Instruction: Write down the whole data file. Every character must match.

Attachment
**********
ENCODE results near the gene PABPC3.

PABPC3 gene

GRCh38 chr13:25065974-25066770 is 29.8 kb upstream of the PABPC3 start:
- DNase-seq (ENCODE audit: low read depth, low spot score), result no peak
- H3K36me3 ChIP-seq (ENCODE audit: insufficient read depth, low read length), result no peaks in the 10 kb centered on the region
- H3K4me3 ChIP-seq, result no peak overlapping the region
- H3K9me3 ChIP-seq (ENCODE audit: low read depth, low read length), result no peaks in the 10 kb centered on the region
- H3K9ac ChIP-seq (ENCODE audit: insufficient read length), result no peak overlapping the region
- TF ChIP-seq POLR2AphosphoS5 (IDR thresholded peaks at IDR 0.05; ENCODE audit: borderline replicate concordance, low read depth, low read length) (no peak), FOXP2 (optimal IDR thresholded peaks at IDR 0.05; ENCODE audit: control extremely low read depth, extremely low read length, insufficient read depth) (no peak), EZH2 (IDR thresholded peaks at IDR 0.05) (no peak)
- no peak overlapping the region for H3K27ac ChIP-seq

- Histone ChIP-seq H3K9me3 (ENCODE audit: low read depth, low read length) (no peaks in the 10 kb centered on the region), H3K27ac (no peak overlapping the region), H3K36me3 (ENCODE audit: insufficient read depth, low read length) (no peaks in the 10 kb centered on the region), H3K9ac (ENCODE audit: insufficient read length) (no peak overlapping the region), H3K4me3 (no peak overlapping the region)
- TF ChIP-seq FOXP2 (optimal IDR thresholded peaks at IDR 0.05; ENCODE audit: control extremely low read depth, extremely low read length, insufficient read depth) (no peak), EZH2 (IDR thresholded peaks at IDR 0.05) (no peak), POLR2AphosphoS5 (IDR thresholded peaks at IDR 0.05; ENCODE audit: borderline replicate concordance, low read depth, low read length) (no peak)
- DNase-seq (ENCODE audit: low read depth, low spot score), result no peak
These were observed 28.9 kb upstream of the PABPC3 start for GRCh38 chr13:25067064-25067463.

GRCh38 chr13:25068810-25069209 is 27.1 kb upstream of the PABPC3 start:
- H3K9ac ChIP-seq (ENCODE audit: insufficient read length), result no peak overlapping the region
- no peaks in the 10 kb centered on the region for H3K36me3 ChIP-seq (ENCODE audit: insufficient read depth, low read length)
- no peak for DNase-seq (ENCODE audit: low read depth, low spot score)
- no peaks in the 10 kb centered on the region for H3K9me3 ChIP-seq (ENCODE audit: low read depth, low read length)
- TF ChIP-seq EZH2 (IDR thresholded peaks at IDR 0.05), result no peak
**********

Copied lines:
ENCODE results near the gene PABPC3.

PABPC3 gene

GRCh38 chr13:25065974-25066770 is 29.8 kb upstream of the PABPC3 start:
- DNase-seq (ENCODE audit: low read depth, low spot score), result no peak
- H3K36me3 ChIP-seq (ENCODE audit: insufficient read depth, low read length), result no peaks in the 10 kb centered on the region
- H3K4me3 ChIP-seq, result no peak overlapping the region
- H3K9me3 ChIP-seq (ENCODE audit: low read depth, low read length), result no peaks in the 10 kb centered on the region
- H3K9ac ChIP-seq (ENCODE audit: insufficient read length), result no peak overlapping the region
- TF ChIP-seq POLR2AphosphoS5 (IDR thresholded peaks at IDR 0.05; ENCODE audit: borderline replicate concordance, low read depth, low read length) (no peak), FOXP2 (optimal IDR thresholded peaks at IDR 0.05; ENCODE audit: control extremely low read depth, extremely low read length, insufficient read depth) (no peak), EZH2 (IDR thresholded peaks at IDR 0.05) (no peak)
- no peak overlapping the region for H3K27ac ChIP-seq

- Histone ChIP-seq H3K9me3 (ENCODE audit: low read depth, low read length) (no peaks in the 10 kb centered on the region), H3K27ac (no peak overlapping the region), H3K36me3 (ENCODE audit: insufficient read depth, low read length) (no peaks in the 10 kb centered on the region), H3K9ac (ENCODE audit: insufficient read length) (no peak overlapping the region), H3K4me3 (no peak overlapping the region)
- TF ChIP-seq FOXP2 (optimal IDR thresholded peaks at IDR 0.05; ENCODE audit: control extremely low read depth, extremely low read length, insufficient read depth) (no peak), EZH2 (IDR thresholded peaks at IDR 0.05) (no peak), POLR2AphosphoS5 (IDR thresholded peaks at IDR 0.05; ENCODE audit: borderline replicate concordance, low read depth, low read length) (no peak)
- DNase-seq (ENCODE audit: low read depth, low spot score), result no peak
These were observed 28.9 kb upstream of the PABPC3 start for GRCh38 chr13:25067064-25067463.

GRCh38 chr13:25068810-25069209 is 27.1 kb upstream of the PABPC3 start:
- H3K9ac ChIP-seq (ENCODE audit: insufficient read length), result no peak overlapping the region
- no peaks in the 10 kb centered on the region for H3K36me3 ChIP-seq (ENCODE audit: insufficient read depth, low read length)
- no peak for DNase-seq (ENCODE audit: low read depth, low spot score)
- no peaks in the 10 kb centered on the region for H3K9me3 ChIP-seq (ENCODE audit: low read depth, low read length)
- TF ChIP-seq EZH2 (IDR thresholded peaks at IDR 0.05), result no peak